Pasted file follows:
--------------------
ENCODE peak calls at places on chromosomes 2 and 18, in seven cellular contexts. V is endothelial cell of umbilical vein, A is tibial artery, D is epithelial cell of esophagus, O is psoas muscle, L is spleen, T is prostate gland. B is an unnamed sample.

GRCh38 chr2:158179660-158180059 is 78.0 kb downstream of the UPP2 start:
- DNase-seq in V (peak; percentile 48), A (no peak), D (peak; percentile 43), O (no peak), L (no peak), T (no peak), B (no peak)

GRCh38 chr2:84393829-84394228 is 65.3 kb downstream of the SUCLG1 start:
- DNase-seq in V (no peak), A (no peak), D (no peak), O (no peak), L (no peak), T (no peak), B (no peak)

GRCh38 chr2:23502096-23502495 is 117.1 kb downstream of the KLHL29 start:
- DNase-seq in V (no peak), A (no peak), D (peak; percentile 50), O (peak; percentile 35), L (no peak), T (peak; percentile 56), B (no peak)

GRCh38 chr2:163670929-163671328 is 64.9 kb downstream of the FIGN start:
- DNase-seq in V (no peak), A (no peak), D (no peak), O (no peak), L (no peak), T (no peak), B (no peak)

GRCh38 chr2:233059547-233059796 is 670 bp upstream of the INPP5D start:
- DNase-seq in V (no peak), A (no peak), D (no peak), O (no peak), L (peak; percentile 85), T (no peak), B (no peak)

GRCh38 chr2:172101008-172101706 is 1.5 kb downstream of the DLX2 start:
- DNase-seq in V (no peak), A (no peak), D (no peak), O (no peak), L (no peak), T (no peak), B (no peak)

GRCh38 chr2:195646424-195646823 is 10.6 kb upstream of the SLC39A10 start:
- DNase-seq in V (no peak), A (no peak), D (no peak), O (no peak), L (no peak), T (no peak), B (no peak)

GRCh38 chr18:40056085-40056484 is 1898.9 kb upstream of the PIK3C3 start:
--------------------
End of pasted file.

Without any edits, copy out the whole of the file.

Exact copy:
ENCODE peak calls at places on chromosomes 2 and 18, in seven cellular contexts. V is endothelial cell of umbilical vein, A is tibial artery, D is epithelial cell of esophagus, O is psoas muscle, L is spleen, T is prostate gland. B is an unnamed sample.

GRCh38 chr2:158179660-158180059 is 78.0 kb downstream of the UPP2 start:
- DNase-seq in V (peak; percentile 48), A (no peak), D (peak; percentile 43), O (no peak), L (no peak), T (no peak), B (no peak)

GRCh38 chr2:84393829-84394228 is 65.3 kb downstream of the SUCLG1 start:
- DNase-seq in V (no peak), A (no peak), D (no peak), O (no peak), L (no peak), T (no peak), B (no peak)

GRCh38 chr2:23502096-23502495 is 117.1 kb downstream of the KLHL29 start:
- DNase-seq in V (no peak), A (no peak), D (peak; percentile 50), O (peak; percentile 35), L (no peak), T (peak; percentile 56), B (no peak)

GRCh38 chr2:163670929-163671328 is 64.9 kb downstream of the FIGN start:
- DNase-seq in V (no peak), A (no peak), D (no peak), O (no peak), L (no peak), T (no peak), B (no peak)

GRCh38 chr2:233059547-233059796 is 670 bp upstream of the INPP5D start:
- DNase-seq in V (no peak), A (no peak), D (no peak), O (no peak), L (peak; percentile 85), T (no peak), B (no peak)

GRCh38 chr2:172101008-172101706 is 1.5 kb downstream of the DLX2 start:
- DNase-seq in V (no peak), A (no peak), D (no peak), O (no peak), L (no peak), T (no peak), B (no peak)

GRCh38 chr2:195646424-195646823 is 10.6 kb upstream of the SLC39A10 start:
- DNase-seq in V (no peak), A (no peak), D (no peak), O (no peak), L (no peak), T (no peak), B (no peak)

GRCh38 chr18:40056085-40056484 is 1898.9 kb upstream of the PIK3C3 start: